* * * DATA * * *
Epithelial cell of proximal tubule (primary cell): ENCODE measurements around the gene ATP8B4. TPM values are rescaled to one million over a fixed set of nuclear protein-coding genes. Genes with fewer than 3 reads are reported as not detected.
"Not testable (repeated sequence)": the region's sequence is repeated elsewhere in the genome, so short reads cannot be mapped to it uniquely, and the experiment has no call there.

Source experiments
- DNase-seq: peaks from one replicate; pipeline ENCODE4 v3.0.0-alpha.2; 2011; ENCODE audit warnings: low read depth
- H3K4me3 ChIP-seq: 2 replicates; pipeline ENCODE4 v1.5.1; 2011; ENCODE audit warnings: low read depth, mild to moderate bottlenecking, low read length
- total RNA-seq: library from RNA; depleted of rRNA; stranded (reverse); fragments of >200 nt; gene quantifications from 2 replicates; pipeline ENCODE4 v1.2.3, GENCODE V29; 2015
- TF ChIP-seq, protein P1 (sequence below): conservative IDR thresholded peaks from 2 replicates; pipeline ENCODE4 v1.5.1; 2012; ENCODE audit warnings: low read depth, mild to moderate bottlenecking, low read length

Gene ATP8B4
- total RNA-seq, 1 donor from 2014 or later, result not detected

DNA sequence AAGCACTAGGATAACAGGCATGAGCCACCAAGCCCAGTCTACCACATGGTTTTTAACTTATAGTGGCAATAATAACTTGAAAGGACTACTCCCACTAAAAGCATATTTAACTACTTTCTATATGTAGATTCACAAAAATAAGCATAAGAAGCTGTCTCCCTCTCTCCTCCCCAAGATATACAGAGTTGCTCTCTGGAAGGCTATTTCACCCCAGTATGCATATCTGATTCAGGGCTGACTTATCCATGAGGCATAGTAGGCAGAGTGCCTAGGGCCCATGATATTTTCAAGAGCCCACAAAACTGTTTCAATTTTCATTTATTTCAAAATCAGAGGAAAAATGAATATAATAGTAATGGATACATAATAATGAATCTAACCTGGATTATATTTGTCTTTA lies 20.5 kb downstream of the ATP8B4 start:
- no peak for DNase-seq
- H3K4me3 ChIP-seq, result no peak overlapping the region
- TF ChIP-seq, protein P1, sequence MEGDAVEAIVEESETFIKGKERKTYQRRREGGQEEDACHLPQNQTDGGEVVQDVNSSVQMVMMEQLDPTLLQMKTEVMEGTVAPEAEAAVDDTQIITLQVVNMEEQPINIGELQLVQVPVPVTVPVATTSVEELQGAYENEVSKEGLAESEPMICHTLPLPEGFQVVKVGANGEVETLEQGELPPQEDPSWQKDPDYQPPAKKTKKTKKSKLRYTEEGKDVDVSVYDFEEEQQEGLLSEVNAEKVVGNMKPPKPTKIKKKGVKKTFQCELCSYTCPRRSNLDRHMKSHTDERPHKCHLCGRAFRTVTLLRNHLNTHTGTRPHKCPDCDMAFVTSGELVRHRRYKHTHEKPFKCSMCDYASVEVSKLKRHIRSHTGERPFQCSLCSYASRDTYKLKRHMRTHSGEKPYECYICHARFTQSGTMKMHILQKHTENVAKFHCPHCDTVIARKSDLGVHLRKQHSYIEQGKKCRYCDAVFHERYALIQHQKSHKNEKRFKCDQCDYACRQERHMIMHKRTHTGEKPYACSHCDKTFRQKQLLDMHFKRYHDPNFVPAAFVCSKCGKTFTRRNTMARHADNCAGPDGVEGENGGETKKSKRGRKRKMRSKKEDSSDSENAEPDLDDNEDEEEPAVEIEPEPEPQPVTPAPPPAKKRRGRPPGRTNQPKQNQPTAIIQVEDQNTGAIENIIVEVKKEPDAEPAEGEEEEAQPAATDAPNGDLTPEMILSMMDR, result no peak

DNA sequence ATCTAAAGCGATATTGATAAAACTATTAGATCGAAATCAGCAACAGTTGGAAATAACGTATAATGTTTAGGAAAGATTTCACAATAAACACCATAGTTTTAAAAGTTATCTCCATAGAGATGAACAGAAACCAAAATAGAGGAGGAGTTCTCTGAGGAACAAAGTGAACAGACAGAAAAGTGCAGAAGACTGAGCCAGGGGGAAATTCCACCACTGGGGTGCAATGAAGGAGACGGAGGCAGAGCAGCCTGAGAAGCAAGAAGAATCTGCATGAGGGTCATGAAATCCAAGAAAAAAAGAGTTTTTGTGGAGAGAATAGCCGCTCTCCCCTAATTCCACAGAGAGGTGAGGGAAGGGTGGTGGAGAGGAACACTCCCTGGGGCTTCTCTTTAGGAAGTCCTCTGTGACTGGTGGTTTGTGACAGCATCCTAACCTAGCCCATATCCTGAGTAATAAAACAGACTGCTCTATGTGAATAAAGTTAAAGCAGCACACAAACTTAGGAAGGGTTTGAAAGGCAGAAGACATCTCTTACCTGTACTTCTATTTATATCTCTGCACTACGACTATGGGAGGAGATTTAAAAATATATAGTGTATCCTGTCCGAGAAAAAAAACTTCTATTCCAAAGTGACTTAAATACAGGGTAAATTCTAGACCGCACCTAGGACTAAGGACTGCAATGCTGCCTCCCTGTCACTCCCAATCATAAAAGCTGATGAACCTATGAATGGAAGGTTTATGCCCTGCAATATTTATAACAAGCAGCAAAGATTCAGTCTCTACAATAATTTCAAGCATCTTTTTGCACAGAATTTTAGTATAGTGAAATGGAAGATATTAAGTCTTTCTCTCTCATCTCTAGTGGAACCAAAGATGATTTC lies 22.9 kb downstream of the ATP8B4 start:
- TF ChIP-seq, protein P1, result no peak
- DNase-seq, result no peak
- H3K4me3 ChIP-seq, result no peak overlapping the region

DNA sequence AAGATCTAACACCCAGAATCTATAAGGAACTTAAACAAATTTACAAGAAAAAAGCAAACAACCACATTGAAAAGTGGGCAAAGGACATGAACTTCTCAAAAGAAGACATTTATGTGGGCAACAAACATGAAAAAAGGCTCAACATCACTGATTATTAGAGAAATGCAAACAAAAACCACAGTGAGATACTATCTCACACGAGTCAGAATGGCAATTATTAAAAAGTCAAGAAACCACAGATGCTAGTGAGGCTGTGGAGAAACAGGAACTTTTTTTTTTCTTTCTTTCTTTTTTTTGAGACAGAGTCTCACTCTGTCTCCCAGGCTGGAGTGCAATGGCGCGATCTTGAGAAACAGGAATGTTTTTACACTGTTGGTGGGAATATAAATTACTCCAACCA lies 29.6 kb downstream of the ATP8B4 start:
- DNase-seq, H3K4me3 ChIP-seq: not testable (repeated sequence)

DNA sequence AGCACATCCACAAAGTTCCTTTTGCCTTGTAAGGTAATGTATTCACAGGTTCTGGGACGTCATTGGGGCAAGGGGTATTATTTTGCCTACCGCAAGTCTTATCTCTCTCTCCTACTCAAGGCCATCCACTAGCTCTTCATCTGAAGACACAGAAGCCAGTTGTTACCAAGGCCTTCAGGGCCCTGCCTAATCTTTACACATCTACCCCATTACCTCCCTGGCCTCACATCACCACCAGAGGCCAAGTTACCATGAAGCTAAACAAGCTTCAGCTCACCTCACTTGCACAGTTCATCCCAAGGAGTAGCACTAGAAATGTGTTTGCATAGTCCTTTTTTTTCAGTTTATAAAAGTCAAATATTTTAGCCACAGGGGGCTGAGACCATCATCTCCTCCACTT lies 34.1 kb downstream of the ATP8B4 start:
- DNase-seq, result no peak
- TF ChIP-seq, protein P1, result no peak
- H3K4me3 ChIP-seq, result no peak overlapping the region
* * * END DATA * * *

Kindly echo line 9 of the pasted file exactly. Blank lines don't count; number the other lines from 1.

- total RNA-seq, 1 donor from 2014 or later, result not detected